Lucian Freud - Biography and Legacy
Biography of Lucian Freud
Childhood and Education
Lucian Freud was born into an artistic middle-class Jewish family. His father Ernst was an architect, his mother Lucie Brasch studied art history, and his grandfather was the paradigm-shifting psychoanalyst Sigmund Freud. In 1933, Freud and his family left Berlin to escape Hitler and settled in London.
Freud began making art - and exhibiting it - at a very early age. In 1938 one of his drawings was selected for a show of art by children at Peggy Guggenheim's London gallery. Though the artist was sixteen at the time, the drawing was from 1930, when Freud had been eight.
In his mid-teen years, Freud became a friend (and possibly had a romantic relationship) with the poet Stephen Splender. The two remained in touch for a number of years, and it is probably through this acquaintance that Freud was introduced to a circle of male (and mostly bisexual) poets, artists, and teachers that was also responsible for sustaining a group of emerging artists throughout the war years. Through these circles Freud met his greatest friend and rival Francis Bacon. More on these early years and relationship with Bacon is beautifully described in Sebastian Smee's book "The Art of Rivalry".
Despite early talent, his unruly behavior resulted in him being forced out of multiple schools; once for dropping his pants in a public street. Serious art training began for Freud in 1939 when he enrolled in the East Anglican School of Painting and Drawing in Essex. In 1941 after a brief three months spent in the Merchant Navy, Freud finished his studies and by 1943 he had begun to paint seriously and created one of his first important paintings, The Painter's Room.
A brief period spent in Europe helped to influence Freud's work, in part when he befriended Pablo Picasso and Alberto Giacometti while in Paris in 1946. Once home in London, he joined the staff of the Slade School of Art and began exhibiting in London galleries.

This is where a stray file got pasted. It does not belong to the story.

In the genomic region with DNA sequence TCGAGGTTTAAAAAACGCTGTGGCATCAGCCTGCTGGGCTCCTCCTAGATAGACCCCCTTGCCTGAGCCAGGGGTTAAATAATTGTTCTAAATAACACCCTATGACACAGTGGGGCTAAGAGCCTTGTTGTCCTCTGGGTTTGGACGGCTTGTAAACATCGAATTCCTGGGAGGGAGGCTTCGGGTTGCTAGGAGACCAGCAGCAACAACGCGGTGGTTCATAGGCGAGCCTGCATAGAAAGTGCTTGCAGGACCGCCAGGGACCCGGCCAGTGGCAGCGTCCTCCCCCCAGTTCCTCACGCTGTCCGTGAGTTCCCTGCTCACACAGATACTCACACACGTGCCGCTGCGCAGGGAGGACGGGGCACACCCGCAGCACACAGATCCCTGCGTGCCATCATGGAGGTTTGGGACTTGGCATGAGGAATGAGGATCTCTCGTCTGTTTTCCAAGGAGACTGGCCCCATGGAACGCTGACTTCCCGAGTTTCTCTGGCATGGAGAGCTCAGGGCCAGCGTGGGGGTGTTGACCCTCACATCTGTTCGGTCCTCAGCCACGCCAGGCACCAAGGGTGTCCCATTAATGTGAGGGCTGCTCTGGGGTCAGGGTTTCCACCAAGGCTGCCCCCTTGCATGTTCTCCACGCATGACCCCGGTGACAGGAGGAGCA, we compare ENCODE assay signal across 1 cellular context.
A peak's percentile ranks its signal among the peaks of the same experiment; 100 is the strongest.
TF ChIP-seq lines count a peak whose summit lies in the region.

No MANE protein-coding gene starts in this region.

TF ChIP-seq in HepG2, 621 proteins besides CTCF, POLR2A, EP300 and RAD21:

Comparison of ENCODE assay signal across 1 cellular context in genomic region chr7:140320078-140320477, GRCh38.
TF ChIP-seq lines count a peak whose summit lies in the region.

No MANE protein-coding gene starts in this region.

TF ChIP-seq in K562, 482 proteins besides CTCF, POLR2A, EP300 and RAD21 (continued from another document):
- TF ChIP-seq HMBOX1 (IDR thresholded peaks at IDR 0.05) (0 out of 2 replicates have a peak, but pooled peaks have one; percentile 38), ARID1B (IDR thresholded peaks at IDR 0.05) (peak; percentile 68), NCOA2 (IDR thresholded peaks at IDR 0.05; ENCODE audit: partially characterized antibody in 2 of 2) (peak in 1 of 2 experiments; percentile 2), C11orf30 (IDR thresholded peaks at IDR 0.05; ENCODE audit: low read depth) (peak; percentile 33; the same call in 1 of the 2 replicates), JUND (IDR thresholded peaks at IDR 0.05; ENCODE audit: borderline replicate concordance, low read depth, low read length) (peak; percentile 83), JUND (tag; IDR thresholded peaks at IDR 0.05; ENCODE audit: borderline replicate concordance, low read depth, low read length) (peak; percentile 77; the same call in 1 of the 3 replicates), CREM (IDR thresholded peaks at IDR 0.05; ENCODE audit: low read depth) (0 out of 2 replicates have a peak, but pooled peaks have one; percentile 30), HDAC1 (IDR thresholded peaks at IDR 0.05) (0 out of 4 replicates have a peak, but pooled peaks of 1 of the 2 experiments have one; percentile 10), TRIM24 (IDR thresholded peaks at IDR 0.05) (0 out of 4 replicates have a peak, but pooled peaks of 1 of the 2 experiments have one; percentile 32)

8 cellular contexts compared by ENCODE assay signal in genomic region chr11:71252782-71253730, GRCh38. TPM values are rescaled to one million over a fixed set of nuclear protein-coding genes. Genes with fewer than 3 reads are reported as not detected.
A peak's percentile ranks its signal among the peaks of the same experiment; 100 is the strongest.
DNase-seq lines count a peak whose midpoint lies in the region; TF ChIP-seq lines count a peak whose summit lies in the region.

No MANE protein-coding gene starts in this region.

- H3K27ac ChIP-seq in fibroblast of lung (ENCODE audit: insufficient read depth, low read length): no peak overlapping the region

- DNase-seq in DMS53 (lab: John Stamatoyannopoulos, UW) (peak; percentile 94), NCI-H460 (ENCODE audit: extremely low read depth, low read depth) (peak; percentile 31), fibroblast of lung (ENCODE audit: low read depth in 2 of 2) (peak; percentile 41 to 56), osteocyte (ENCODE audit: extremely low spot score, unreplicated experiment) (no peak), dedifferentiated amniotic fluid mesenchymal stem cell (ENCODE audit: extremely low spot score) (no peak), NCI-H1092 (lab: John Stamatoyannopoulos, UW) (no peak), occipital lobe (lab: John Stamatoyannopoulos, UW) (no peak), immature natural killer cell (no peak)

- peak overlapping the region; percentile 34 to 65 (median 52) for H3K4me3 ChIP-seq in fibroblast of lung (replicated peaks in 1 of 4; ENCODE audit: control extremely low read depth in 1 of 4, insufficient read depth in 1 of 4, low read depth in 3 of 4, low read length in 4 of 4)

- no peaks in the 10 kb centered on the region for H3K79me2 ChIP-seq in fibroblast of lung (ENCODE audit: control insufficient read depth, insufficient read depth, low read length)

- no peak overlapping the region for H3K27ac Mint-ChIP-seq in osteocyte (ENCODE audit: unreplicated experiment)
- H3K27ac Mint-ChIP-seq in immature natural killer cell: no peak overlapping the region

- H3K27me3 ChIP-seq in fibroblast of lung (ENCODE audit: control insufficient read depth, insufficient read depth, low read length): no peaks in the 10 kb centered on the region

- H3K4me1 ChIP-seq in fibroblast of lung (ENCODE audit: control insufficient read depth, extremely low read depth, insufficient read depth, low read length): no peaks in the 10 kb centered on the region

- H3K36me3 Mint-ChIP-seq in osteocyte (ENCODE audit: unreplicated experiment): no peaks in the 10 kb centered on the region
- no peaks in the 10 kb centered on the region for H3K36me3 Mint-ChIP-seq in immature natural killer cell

Early on Freud established a lifestyle and artistic habits that he would continue throughout his career. He married the beautiful and well-connected Kitty Garman, the daughter of painter Jacob Epstein, but his infidelities quickly dissolved their marriage. Next was Guinness heiress Lady Caroline Hamilton Temple Blackwood, whom he glimpsed at her coming out party and formally met at a gathering hosted by Ann Fleming, wife of author Ian Fleming. Much to the disapproval of her parents, the relationship began while Freud was still married.
While charming, Freud had a volatile temper. He had a great intensity towards his work, which he put above all else; a factor along with his habitual infidelity that led to the failure of his many romantic relationships. In fact, there are reports of Freud being an absolutely vile misogynist: Blackwood claimed that he slept with her teenage daughter, his women are often depicted as de-humanized speciments, he is rumored to have fathered many, many children (he acknowledged fourteen), and overall treating his many sexual partners in horrible ways.
Regardless, Freud was a popular personality and drew attention to himself wherever he went with his signature accoutrement/travel companion, a pet hawk, poised on his wrist or shoulder. The few hours a day he wasn't painting he spent dining, gambling (which is often credited as one of his top self-destructive traits), and lounging in the company of the fashionable British aristocrats, socialites, and artists, including fellow painter Francis Bacon, with which he had a great deal in common. The two greatly influenced each other until a falling out ended their friendship.
Portraiture soon became the main subject of Freud's work. The process of sitting for a portrait by Freud was not an easy one and it often took months of multiple hour sittings for the artist to be satisfied. The great British painter David Hockney claimed to have sat for a portrait for Freud for hundreds of hours over many months, while reciprocaly, Freud sat for two afternoons (as described by critic and writer Julian Barnes.)